Coleman Domingo is a tireless and versatile performer. Perhaps you caught his Tony-nominated turn in The Scotsboro Boys, or his performances in Passing Strange or Chicago. You may remember his face from such films as Lee Daniels’ The Butler or Lincoln. You might have seen him imitate Maya Angelou and RuPaul, among other characters during his two-season stint on Logo’s Big Gay Sketch Show. But Coleman Domingo is more than an actor. Dubbed by some as a ‘theatrical overachiever,’ he is also a Lucille Lortel and GLAAD Media Award-winning playwright.

His new play Wild With Happy, which premiered to great acclaim at the Public Theatre in 2012, is currently in production at Center Stage this June. Wild With Happy is a boisterous comedy “that examines faith, the grieving process and the little light in the window called hope.” It follows Gil, an out-of-work actor whose boyfriend has left him while simultaneously dealing with the passing of his mother. Forrest McClendon, Domingo’s Tony-nominated The Scotsboro Boys co-star, takes on the lead role in the production. Gay Life spoke with Domingo about his play, the healing powers of theatre, and what “pride” means to him.

Critics have called your new play “absurdly amusing” and “cartoon-bright,” but it also revolves around what is one of the saddest moments in anyone’s life: the death of a mother. How did you come to this approach for the subject?

It is my experience that with the passing of a loved one there is inextricably a bottomless well of unpacking of emotion, rivalries, planning, and execution of ceremony that leans toward the brink of absurdity.

Do you believe this play has healing qualities?

I hope so. Death is that universal subject matter that we all have to process. Hopefully I’ve written a play that examines faith, the grieving process, and the little light in the window called hope. Theater is a church. It is a place to be in communion and heal with comrades around you.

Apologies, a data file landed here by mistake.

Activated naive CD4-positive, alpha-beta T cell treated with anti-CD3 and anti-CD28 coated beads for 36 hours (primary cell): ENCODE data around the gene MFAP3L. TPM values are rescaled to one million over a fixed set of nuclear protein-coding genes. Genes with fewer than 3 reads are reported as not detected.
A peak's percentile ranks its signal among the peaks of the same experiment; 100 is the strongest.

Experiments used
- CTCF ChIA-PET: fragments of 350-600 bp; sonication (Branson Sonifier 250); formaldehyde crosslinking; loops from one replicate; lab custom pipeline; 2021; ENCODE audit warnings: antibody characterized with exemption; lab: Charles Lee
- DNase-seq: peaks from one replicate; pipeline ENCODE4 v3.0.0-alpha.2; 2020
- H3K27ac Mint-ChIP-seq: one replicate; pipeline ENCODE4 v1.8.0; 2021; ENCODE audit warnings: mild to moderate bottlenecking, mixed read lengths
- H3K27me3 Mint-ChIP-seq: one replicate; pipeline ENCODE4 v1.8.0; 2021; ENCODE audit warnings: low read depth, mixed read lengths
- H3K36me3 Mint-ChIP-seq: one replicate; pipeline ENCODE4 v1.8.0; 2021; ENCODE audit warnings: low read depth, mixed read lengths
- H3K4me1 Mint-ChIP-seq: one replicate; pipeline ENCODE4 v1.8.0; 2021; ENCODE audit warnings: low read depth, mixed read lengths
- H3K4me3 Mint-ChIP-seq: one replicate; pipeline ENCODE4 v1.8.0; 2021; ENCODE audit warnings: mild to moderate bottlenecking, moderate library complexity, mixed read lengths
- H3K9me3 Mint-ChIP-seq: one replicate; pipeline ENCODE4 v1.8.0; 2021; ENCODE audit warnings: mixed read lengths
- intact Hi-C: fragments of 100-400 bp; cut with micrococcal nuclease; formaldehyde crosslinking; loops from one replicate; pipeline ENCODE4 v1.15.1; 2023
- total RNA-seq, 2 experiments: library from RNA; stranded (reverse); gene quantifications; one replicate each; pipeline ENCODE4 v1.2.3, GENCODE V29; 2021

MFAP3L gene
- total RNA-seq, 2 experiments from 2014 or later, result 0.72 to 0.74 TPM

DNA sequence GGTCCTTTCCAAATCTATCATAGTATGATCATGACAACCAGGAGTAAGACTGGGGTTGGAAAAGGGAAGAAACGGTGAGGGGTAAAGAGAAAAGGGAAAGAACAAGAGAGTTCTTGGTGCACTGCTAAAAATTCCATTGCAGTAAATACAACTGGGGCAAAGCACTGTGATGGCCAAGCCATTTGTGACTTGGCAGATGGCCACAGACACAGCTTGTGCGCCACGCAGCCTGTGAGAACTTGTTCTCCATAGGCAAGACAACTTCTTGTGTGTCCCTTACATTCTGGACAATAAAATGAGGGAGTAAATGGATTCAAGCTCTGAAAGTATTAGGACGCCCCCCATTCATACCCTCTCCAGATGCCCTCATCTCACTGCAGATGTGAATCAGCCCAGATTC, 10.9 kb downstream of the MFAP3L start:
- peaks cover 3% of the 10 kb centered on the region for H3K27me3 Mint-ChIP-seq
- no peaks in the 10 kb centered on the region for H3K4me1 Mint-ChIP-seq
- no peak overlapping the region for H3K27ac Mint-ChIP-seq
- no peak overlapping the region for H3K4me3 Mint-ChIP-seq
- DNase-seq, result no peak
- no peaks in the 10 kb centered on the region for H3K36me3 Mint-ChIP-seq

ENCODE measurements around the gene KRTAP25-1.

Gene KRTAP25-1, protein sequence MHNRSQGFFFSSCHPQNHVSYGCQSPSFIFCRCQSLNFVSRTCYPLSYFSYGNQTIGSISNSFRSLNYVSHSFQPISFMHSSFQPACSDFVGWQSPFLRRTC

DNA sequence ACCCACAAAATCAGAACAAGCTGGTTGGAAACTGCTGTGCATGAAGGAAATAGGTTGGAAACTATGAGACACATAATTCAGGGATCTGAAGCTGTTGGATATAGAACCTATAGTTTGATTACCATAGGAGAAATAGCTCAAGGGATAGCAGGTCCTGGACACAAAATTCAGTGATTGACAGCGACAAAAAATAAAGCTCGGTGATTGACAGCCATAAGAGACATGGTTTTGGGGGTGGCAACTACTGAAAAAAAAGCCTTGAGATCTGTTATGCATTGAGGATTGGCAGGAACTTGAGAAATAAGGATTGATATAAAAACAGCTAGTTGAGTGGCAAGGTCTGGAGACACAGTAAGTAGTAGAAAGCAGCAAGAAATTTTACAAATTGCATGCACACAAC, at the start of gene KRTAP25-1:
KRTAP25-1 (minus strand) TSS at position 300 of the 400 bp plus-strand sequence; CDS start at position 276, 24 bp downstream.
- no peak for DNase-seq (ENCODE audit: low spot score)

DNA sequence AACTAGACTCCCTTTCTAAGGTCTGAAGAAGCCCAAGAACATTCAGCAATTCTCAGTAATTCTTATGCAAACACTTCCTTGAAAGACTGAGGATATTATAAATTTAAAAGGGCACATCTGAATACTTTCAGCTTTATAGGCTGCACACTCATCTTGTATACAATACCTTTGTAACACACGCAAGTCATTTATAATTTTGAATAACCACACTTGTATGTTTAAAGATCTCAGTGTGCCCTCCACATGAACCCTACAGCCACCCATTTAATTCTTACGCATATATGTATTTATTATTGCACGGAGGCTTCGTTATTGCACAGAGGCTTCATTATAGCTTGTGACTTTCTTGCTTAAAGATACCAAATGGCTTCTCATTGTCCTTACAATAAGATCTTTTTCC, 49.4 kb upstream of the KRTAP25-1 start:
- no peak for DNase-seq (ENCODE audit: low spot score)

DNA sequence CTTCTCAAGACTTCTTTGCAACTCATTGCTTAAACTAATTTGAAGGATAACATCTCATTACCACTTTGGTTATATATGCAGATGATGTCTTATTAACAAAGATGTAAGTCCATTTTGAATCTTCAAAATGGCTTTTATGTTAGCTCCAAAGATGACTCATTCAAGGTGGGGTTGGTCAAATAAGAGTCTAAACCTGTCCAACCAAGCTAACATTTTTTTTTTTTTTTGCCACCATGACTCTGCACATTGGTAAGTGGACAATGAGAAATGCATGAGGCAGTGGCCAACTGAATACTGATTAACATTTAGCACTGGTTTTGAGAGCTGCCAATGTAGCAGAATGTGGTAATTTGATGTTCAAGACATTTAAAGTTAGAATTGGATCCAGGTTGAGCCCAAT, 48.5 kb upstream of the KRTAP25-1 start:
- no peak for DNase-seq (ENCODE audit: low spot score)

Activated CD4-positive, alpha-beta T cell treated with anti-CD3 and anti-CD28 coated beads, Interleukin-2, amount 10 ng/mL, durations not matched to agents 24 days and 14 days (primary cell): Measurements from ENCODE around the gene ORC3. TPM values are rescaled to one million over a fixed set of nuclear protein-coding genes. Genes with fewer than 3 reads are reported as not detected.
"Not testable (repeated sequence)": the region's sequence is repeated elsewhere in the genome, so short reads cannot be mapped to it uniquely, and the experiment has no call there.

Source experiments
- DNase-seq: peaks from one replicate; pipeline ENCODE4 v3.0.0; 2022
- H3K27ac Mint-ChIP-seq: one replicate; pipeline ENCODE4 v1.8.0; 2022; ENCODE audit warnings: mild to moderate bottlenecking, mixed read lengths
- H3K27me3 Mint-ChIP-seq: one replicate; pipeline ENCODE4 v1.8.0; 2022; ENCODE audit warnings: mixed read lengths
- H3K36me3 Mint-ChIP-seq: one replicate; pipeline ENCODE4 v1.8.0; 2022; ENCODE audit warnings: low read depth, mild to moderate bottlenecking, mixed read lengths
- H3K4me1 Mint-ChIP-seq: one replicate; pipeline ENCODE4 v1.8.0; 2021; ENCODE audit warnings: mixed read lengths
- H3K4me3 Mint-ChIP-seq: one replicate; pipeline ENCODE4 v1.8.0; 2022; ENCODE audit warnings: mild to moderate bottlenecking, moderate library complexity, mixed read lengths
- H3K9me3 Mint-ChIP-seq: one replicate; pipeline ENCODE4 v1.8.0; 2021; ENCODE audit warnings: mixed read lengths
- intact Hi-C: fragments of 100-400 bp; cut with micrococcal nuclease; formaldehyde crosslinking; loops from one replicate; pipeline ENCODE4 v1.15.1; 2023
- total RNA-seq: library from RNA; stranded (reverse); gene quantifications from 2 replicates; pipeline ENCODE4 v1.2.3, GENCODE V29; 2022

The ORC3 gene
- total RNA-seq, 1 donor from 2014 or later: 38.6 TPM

You began your career as an actor. Did you always know you would eventually write as well?

Funny enough, I was a journalism student long before I became a professional actor. I never imagined a career as an actor up until third year of college after taking a class. I began my playwriting career because at the time I believed and—to such an extent—still believe that there is a deficit in positive tales that come from my experience as a gay black educated man that was raised in the inner city. Most of my stories do not deal with crime, poverty, drugs, et al, because that was not part of my reality. It was something that I saw on television. The reality of my neighborhood was working class people who wanted their children to have healthy prosperous lives. There are such complexities in one house in my neighborhood and I wanted to tell those stories.

What are you hoping that Baltimore audiences will take away from Wild With Happy?

I want them to unpack their own issues with a touch of comedy on how we deal with the process of grief.

What are you looking forward to seeing from Forrest in the role of Gil?

Everything that this magician brings to Gil. Forrest is an incredibly gifted performer with such depth of emotion. A master of language and a close, dear friend and colleague.

Do you have plans for Pride this June?

My Pride will be on set in Atlanta shooting the feature film Selma. I guess in a way as I portray famed civil rights leader Rev. Ralph Abernathy, I am doing my part. Portraying a leader who did all he could for all of our rights as human beings.

Do you think Pride is still relevant to our community?

It is absolutely relevant to our community. I am always too thankful that we have a Pride celebrations around the world for folks to gather at least once a year and say “YES, I matter!” Whether we are showing who we are as men, women, transgender, young, old, married, bi, bi-curious — you name it, we show the world on one day in June and honor those that have paved the way and those that are still in the fight for our dignity. Do I go to pride parades? No. I do my Pride at a quiet hotel bar!

What makes you wild with happy?

Or who. My partner Raul Aktanov. Being loved by someone for almost 10 years is such a blessing. It will make me even more wild with happy when we put a ring on it very soon.

Wild with Happy
Thru June 29 • $19-59
Center Stage
700 N. Calvert St.
410.332.0033
CenterStage.org

Gay Life June 2014

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